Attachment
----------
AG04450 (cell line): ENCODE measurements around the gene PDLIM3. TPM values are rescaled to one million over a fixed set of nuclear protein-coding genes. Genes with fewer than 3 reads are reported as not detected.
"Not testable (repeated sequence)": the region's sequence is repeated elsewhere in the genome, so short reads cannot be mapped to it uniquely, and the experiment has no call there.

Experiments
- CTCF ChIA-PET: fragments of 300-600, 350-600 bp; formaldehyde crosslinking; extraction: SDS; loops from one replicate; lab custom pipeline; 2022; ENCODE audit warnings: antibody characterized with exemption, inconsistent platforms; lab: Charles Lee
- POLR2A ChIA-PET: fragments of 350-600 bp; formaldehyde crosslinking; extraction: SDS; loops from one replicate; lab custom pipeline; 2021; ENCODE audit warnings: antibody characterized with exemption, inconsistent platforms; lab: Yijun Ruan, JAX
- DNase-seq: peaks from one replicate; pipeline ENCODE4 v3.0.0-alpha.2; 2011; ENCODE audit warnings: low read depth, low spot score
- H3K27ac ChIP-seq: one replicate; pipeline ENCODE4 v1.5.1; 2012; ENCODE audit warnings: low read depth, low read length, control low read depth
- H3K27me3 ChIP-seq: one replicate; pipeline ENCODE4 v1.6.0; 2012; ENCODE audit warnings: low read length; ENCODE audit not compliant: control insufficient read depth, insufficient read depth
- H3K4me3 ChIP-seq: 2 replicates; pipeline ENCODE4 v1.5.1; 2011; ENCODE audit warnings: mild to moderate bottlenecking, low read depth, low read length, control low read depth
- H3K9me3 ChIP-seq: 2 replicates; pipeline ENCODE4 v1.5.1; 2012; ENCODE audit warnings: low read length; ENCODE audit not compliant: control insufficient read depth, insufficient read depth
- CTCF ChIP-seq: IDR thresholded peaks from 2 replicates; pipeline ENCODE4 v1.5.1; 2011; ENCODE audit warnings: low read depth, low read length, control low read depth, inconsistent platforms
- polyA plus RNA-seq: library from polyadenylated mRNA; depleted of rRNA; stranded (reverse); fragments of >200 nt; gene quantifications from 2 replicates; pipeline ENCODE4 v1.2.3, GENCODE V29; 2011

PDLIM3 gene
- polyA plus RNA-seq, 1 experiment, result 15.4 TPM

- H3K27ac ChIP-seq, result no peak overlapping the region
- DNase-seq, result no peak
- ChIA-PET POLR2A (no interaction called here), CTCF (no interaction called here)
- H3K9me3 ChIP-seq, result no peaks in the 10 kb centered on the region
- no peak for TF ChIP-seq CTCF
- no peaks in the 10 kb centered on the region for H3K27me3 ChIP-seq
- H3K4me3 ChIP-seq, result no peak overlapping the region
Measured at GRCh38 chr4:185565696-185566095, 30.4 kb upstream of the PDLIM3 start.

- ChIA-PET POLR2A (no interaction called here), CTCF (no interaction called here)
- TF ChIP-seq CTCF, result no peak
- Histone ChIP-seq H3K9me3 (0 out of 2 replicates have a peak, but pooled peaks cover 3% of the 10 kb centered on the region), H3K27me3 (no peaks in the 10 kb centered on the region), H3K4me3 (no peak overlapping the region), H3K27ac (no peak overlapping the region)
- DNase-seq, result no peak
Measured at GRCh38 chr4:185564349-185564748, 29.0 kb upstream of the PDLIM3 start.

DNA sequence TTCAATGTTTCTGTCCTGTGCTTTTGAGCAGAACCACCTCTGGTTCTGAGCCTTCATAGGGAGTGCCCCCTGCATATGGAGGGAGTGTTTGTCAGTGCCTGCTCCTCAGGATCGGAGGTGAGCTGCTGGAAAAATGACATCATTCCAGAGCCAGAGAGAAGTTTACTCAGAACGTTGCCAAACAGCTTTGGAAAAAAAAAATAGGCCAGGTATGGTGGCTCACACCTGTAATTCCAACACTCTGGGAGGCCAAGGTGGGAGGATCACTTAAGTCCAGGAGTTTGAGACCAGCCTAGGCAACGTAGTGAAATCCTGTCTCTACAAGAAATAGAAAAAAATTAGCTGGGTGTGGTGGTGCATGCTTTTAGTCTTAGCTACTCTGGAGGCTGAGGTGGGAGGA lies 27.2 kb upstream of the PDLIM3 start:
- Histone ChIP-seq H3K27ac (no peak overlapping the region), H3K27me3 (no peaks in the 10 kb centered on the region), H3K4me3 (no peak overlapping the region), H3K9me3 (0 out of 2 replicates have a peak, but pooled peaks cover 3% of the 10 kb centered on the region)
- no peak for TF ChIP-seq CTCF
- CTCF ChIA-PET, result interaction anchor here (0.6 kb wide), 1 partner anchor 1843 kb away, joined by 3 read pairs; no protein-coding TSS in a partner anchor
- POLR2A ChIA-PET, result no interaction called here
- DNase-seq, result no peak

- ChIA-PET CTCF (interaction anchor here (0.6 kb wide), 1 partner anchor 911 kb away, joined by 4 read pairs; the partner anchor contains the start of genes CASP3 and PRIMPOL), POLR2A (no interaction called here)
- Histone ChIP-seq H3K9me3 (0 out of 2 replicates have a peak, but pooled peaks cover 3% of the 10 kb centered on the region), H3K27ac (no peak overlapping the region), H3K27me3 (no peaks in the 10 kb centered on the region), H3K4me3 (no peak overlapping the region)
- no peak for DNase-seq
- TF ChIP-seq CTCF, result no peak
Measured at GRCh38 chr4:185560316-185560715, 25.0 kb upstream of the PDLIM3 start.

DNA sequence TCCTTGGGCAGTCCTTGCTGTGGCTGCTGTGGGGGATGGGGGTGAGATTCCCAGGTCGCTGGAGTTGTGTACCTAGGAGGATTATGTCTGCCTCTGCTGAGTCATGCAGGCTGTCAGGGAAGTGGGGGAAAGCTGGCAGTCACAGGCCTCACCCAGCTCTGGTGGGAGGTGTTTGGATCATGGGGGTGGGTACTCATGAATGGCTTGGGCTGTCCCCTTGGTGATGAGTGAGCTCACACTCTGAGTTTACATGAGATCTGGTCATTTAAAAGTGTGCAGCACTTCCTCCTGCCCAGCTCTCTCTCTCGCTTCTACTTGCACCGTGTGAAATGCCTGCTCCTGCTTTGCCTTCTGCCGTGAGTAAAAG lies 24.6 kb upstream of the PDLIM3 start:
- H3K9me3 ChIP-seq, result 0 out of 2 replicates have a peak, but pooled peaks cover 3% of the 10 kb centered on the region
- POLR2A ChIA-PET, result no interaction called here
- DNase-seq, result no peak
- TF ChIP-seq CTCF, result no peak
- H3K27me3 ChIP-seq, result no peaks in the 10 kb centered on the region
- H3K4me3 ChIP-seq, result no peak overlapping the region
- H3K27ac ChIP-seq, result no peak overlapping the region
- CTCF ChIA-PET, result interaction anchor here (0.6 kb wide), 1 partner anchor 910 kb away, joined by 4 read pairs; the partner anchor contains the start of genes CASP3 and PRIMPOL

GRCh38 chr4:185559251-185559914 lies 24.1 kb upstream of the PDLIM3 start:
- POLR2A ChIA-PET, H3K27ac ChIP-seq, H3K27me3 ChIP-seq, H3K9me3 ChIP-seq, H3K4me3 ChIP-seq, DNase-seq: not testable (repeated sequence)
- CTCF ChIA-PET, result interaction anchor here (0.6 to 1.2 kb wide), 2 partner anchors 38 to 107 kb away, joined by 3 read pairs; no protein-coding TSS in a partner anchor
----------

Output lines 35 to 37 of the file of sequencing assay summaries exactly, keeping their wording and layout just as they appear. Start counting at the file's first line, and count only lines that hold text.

- Histone ChIP-seq H3K9me3 (0 out of 2 replicates have a peak, but pooled peaks cover 3% of the 10 kb centered on the region), H3K27ac (no peak overlapping the region), H3K27me3 (no peaks in the 10 kb centered on the region), H3K4me3 (no peak overlapping the region)
- no peak for DNase-seq
- TF ChIP-seq CTCF, result no peak